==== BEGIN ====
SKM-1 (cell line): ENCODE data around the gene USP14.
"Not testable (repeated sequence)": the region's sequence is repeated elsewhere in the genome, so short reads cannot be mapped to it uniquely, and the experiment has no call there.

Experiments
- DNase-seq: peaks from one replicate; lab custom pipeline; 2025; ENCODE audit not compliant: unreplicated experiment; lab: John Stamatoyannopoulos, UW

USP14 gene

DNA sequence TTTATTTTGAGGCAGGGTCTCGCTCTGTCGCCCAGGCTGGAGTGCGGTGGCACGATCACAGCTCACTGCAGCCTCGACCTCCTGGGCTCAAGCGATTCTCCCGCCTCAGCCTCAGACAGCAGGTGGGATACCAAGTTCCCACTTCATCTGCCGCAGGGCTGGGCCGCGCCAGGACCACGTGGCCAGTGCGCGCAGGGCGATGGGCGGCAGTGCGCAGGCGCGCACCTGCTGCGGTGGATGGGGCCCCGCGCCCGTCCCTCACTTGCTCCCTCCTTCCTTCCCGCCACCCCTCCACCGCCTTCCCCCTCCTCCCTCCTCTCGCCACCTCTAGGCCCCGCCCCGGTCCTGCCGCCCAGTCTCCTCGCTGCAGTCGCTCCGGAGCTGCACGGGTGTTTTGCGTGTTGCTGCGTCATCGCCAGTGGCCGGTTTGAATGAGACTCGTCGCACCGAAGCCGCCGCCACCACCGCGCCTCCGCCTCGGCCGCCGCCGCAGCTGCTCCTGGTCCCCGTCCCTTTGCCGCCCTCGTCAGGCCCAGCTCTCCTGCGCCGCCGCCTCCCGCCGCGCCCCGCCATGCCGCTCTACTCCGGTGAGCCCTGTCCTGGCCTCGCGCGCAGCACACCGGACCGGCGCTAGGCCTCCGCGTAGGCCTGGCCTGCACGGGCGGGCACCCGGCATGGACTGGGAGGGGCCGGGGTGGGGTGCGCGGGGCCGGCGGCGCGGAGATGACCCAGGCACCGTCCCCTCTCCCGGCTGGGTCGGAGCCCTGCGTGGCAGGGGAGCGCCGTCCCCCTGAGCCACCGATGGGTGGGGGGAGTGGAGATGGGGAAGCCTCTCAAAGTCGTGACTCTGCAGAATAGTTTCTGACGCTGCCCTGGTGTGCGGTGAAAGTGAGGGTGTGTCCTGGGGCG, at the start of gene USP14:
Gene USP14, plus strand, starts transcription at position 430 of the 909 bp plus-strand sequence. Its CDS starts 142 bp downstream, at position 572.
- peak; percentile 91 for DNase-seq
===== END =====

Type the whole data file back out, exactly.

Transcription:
SKM-1 (cell line): ENCODE data around the gene USP14.
"Not testable (repeated sequence)": the region's sequence is repeated elsewhere in the genome, so short reads cannot be mapped to it uniquely, and the experiment has no call there.

Experiments
- DNase-seq: peaks from one replicate; lab custom pipeline; 2025; ENCODE audit not compliant: unreplicated experiment; lab: John Stamatoyannopoulos, UW

USP14 gene

DNA sequence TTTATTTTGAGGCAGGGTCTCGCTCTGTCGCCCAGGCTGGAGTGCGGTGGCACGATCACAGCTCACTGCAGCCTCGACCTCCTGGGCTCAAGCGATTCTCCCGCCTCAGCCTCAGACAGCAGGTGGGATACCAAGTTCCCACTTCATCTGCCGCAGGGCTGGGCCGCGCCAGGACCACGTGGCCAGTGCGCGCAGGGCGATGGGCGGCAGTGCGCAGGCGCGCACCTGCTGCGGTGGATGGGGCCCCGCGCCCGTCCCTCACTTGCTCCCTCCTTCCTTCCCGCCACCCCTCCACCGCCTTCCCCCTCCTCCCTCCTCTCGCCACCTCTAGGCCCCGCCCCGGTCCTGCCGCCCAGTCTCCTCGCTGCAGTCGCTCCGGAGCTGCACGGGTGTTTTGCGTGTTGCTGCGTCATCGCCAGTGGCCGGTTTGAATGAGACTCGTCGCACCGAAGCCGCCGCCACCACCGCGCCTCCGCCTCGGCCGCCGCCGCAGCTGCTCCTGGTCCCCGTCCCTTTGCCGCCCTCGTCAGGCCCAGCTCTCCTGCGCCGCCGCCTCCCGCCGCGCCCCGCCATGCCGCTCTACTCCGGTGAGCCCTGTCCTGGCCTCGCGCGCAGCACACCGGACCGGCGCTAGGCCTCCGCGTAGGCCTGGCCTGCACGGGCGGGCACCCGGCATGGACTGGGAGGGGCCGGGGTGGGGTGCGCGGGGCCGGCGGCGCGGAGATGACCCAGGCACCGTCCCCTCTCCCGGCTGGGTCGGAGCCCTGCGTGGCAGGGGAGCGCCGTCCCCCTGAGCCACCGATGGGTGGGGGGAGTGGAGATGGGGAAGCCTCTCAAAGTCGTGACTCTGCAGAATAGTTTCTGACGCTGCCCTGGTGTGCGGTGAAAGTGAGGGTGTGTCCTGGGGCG, at the start of gene USP14:
Gene USP14, plus strand, starts transcription at position 430 of the 909 bp plus-strand sequence. Its CDS starts 142 bp downstream, at position 572.
- peak; percentile 91 for DNase-seq